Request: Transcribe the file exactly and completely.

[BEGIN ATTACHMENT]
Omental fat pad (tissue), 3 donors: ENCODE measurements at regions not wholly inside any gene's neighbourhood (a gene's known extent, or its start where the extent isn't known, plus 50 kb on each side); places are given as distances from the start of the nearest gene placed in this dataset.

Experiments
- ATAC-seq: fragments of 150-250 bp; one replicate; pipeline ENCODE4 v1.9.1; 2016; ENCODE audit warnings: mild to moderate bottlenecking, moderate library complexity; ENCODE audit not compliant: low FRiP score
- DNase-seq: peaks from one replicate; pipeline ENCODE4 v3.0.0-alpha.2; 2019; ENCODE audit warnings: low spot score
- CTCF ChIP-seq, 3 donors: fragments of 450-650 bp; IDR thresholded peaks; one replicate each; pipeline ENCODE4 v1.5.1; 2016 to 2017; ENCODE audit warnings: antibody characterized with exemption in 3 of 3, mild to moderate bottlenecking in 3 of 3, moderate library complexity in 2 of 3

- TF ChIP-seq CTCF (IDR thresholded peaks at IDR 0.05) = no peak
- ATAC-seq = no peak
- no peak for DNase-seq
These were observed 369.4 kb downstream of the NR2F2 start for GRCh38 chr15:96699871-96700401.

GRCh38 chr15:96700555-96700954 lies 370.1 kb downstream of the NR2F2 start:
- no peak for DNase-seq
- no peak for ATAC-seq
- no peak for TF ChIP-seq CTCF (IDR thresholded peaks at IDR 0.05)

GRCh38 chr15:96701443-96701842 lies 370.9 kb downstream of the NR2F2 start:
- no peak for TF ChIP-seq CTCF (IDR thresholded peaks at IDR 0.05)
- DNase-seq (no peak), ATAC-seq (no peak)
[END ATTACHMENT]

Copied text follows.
Omental fat pad (tissue), 3 donors: ENCODE measurements at regions not wholly inside any gene's neighbourhood (a gene's known extent, or its start where the extent isn't known, plus 50 kb on each side); places are given as distances from the start of the nearest gene placed in this dataset.

Experiments
- ATAC-seq: fragments of 150-250 bp; one replicate; pipeline ENCODE4 v1.9.1; 2016; ENCODE audit warnings: mild to moderate bottlenecking, moderate library complexity; ENCODE audit not compliant: low FRiP score
- DNase-seq: peaks from one replicate; pipeline ENCODE4 v3.0.0-alpha.2; 2019; ENCODE audit warnings: low spot score
- CTCF ChIP-seq, 3 donors: fragments of 450-650 bp; IDR thresholded peaks; one replicate each; pipeline ENCODE4 v1.5.1; 2016 to 2017; ENCODE audit warnings: antibody characterized with exemption in 3 of 3, mild to moderate bottlenecking in 3 of 3, moderate library complexity in 2 of 3

- TF ChIP-seq CTCF (IDR thresholded peaks at IDR 0.05) = no peak
- ATAC-seq = no peak
- no peak for DNase-seq
These were observed 369.4 kb downstream of the NR2F2 start for GRCh38 chr15:96699871-96700401.

GRCh38 chr15:96700555-96700954 lies 370.1 kb downstream of the NR2F2 start:
- no peak for DNase-seq
- no peak for ATAC-seq
- no peak for TF ChIP-seq CTCF (IDR thresholded peaks at IDR 0.05)

GRCh38 chr15:96701443-96701842 lies 370.9 kb downstream of the NR2F2 start:
- no peak for TF ChIP-seq CTCF (IDR thresholded peaks at IDR 0.05)
- DNase-seq (no peak), ATAC-seq (no peak)